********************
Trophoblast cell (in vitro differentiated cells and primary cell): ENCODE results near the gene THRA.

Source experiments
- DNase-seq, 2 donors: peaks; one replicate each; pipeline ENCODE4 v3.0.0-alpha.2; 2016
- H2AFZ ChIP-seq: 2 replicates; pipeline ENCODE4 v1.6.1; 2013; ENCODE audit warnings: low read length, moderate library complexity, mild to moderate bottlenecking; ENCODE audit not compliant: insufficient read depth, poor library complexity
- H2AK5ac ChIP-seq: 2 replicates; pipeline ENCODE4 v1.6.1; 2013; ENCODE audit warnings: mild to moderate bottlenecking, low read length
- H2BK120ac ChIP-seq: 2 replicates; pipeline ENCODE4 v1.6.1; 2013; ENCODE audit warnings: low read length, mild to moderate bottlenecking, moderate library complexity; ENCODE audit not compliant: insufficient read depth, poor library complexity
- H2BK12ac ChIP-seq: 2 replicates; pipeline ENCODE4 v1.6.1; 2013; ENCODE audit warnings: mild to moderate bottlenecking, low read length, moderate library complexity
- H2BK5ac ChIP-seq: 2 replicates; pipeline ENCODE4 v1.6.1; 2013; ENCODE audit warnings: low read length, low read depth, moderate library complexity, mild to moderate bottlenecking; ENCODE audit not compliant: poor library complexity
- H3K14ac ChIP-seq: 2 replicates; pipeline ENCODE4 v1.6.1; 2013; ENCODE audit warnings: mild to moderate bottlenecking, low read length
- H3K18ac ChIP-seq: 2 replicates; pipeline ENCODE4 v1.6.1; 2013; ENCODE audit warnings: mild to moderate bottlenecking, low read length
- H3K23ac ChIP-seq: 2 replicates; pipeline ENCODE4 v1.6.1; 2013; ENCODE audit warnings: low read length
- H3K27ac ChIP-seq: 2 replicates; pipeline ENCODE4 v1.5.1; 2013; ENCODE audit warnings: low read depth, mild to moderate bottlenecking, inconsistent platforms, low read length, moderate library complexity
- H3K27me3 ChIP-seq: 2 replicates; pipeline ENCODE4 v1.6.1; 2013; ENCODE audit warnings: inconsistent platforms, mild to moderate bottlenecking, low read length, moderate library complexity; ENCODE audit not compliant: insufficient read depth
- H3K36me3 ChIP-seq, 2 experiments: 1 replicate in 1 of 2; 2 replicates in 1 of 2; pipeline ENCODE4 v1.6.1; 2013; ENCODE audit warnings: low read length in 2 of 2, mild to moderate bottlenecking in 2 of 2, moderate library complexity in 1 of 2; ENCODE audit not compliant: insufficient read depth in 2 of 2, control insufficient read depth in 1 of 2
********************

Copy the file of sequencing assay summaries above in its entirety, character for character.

Trophoblast cell (in vitro differentiated cells and primary cell): ENCODE results near the gene THRA.

Source experiments
- DNase-seq, 2 donors: peaks; one replicate each; pipeline ENCODE4 v3.0.0-alpha.2; 2016
- H2AFZ ChIP-seq: 2 replicates; pipeline ENCODE4 v1.6.1; 2013; ENCODE audit warnings: low read length, moderate library complexity, mild to moderate bottlenecking; ENCODE audit not compliant: insufficient read depth, poor library complexity
- H2AK5ac ChIP-seq: 2 replicates; pipeline ENCODE4 v1.6.1; 2013; ENCODE audit warnings: mild to moderate bottlenecking, low read length
- H2BK120ac ChIP-seq: 2 replicates; pipeline ENCODE4 v1.6.1; 2013; ENCODE audit warnings: low read length, mild to moderate bottlenecking, moderate library complexity; ENCODE audit not compliant: insufficient read depth, poor library complexity
- H2BK12ac ChIP-seq: 2 replicates; pipeline ENCODE4 v1.6.1; 2013; ENCODE audit warnings: mild to moderate bottlenecking, low read length, moderate library complexity
- H2BK5ac ChIP-seq: 2 replicates; pipeline ENCODE4 v1.6.1; 2013; ENCODE audit warnings: low read length, low read depth, moderate library complexity, mild to moderate bottlenecking; ENCODE audit not compliant: poor library complexity
- H3K14ac ChIP-seq: 2 replicates; pipeline ENCODE4 v1.6.1; 2013; ENCODE audit warnings: mild to moderate bottlenecking, low read length
- H3K18ac ChIP-seq: 2 replicates; pipeline ENCODE4 v1.6.1; 2013; ENCODE audit warnings: mild to moderate bottlenecking, low read length
- H3K23ac ChIP-seq: 2 replicates; pipeline ENCODE4 v1.6.1; 2013; ENCODE audit warnings: low read length
- H3K27ac ChIP-seq: 2 replicates; pipeline ENCODE4 v1.5.1; 2013; ENCODE audit warnings: low read depth, mild to moderate bottlenecking, inconsistent platforms, low read length, moderate library complexity
- H3K27me3 ChIP-seq: 2 replicates; pipeline ENCODE4 v1.6.1; 2013; ENCODE audit warnings: inconsistent platforms, mild to moderate bottlenecking, low read length, moderate library complexity; ENCODE audit not compliant: insufficient read depth
- H3K36me3 ChIP-seq, 2 experiments: 1 replicate in 1 of 2; 2 replicates in 1 of 2; pipeline ENCODE4 v1.6.1; 2013; ENCODE audit warnings: low read length in 2 of 2, mild to moderate bottlenecking in 2 of 2, moderate library complexity in 1 of 2; ENCODE audit not compliant: insufficient read depth in 2 of 2, control insufficient read depth in 1 of 2